fighting spam and scams on the Internet
"419" Scam – Advance Fee / Fake Lottery Scam
The so-called "419" scam is a type of fraud dominated by criminals from Nigeria and other countries in Africa. Victims of the scam are promised a large amount of money, such as a lottery prize, inheritance, money sitting in some bank account, etc.
Victims never receive this non-existent fortune but are tricked into sending their money to the criminals, who remain anonymous. They hide their real identity and location by using fake names and fake postal addresses as well as communicating via anonymous free email accounts and mobile phones.
Keep in mind that scammers DO NOT use their real names when defrauding people.
The criminals either abuse names of real people or companies or invent names or addresses.
Any real people or companies mentioned below have NO CONNECTION to the scammers!
Read more about such scams here or in our 419 FAQ. Use the Scam-O-Matic to verify suspect emails.
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Some comments by the Scam-O-Matic about the following email:
- An email address listed inside this email has been used in a known fraud before.
- This email uses a separate reply address that is different from the sender address. Spammers use this to get replies even when the original spam sending accounts have been shut down. Also, sometimes the sender addresses are legitimate looking but fake and only the reply address is actually an email account controlled by the scammers.
- The following phrases in this message should put you on alert:
- "dear friend" (a common phrase found in 419 scams)
- "await your urgent response" (scammers rush victims so they don't have time to think properly)
- This email message is a 419 scam. Please see our 419 FAQ for more details on such scams.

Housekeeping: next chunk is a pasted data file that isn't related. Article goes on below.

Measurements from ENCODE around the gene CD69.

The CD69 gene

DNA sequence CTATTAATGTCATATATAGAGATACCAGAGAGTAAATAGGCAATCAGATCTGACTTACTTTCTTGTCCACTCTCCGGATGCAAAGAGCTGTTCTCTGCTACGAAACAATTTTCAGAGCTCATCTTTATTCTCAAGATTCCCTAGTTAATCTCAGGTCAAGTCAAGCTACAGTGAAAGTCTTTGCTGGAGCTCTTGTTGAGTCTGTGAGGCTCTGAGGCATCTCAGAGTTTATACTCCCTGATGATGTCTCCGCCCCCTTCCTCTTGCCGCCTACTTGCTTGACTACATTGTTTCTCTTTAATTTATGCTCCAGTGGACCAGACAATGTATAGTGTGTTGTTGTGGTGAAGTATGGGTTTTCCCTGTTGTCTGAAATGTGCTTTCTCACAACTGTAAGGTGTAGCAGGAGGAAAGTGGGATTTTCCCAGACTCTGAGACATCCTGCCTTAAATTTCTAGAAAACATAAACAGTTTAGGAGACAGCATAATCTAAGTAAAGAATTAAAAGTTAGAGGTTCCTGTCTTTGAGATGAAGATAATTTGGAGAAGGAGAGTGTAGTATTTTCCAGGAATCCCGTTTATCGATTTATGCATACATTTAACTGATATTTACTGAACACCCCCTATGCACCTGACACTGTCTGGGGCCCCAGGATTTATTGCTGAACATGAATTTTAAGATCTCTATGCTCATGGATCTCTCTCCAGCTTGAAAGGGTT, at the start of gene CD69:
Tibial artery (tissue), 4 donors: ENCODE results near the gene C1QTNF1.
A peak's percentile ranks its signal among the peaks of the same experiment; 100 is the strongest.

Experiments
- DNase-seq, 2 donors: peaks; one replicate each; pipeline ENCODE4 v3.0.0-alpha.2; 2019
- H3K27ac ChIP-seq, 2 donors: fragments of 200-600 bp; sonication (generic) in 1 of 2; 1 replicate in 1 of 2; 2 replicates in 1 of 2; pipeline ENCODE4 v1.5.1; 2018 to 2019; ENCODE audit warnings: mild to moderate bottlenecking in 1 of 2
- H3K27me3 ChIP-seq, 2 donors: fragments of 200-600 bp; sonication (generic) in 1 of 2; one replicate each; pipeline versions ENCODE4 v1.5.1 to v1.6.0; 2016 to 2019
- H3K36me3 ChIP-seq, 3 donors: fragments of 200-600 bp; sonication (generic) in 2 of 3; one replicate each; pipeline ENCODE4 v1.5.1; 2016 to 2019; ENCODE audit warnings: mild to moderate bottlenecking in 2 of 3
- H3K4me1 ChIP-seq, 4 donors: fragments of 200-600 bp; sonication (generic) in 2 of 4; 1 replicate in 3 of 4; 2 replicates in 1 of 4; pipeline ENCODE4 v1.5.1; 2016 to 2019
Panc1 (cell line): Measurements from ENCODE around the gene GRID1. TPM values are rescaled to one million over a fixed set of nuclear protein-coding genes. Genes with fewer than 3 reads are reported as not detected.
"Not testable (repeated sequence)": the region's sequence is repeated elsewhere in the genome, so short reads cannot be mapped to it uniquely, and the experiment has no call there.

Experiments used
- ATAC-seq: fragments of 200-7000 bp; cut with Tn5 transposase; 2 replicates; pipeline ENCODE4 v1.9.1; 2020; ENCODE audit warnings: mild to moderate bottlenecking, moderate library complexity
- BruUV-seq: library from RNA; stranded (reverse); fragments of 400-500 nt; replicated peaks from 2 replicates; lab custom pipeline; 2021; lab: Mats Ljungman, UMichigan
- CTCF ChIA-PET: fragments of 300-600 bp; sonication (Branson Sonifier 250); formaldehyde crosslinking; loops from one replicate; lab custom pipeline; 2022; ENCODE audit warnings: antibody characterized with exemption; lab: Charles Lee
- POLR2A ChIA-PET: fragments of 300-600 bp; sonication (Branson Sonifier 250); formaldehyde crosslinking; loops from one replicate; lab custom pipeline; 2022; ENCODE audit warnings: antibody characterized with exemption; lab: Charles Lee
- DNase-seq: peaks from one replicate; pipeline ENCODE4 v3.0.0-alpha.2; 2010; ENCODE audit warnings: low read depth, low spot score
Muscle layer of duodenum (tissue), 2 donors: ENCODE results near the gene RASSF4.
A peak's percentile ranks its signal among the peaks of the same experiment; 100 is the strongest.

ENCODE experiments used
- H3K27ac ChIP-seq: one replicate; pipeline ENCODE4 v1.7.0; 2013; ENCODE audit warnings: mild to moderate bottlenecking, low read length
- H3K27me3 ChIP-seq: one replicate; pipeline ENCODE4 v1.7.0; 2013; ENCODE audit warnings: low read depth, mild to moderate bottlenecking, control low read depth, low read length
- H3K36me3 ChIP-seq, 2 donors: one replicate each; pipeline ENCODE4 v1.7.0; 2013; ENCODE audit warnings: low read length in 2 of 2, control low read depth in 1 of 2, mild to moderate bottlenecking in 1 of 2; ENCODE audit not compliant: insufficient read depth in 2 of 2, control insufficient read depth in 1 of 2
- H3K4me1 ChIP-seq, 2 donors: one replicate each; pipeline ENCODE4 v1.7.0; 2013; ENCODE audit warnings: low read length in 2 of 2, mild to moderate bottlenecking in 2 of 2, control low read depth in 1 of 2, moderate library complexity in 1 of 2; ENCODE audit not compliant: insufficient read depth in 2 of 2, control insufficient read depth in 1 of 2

- This email lists free webmail addresses. Use of such addresses is typical for scams. Lotteries, banks and any but the smallest of companies do not normally use such addresses. Criminals use them to anonymously send and receive email at Internet cafes.
- email@example.com (email address has been used in a known fraud before)
Fraud email example:
From: "Mr.Andrew Ryann" (may be fake)
Date: Sat, 7 Oct 2017 05:59:06 -0700
Subject: Dear friend
My Private Email firstname.lastname@example.org
My name is Mr.Andrew Ryann, Our client died Three years ago leaving behind capital amount (USD20,000 000 Million) in our security company where I work.(East African Security Company Kenya Nairobi)
I am the manager, till date and nobody has come forward or put application for the claim of the depository.
During my private search for the relative recently your name and email contact was among the findings that matches the same surname as the deceased name which is (withheld for security reason) who died interstate with no Will or next of kin to inherit his estate.
To maintain the level of security required I have intentionally left out the final details. I want you to come forward since I can provide you with the details needed for you to claim of the deposit so that I can be gratify by you, in this way 45% for you and 45% for me and my chief security officer that will do all the crucial part in the deal to have the deposit release to you promptly and 10% will map out for any expenses that might occur during the process.
To affirm your willingness and cooperation please contact me on my email with the following (such as) your full name/your full address/ your private phone numbers and your international passport or your drivers license for further information's.
I await your urgent response!
(My Private Email email@example.com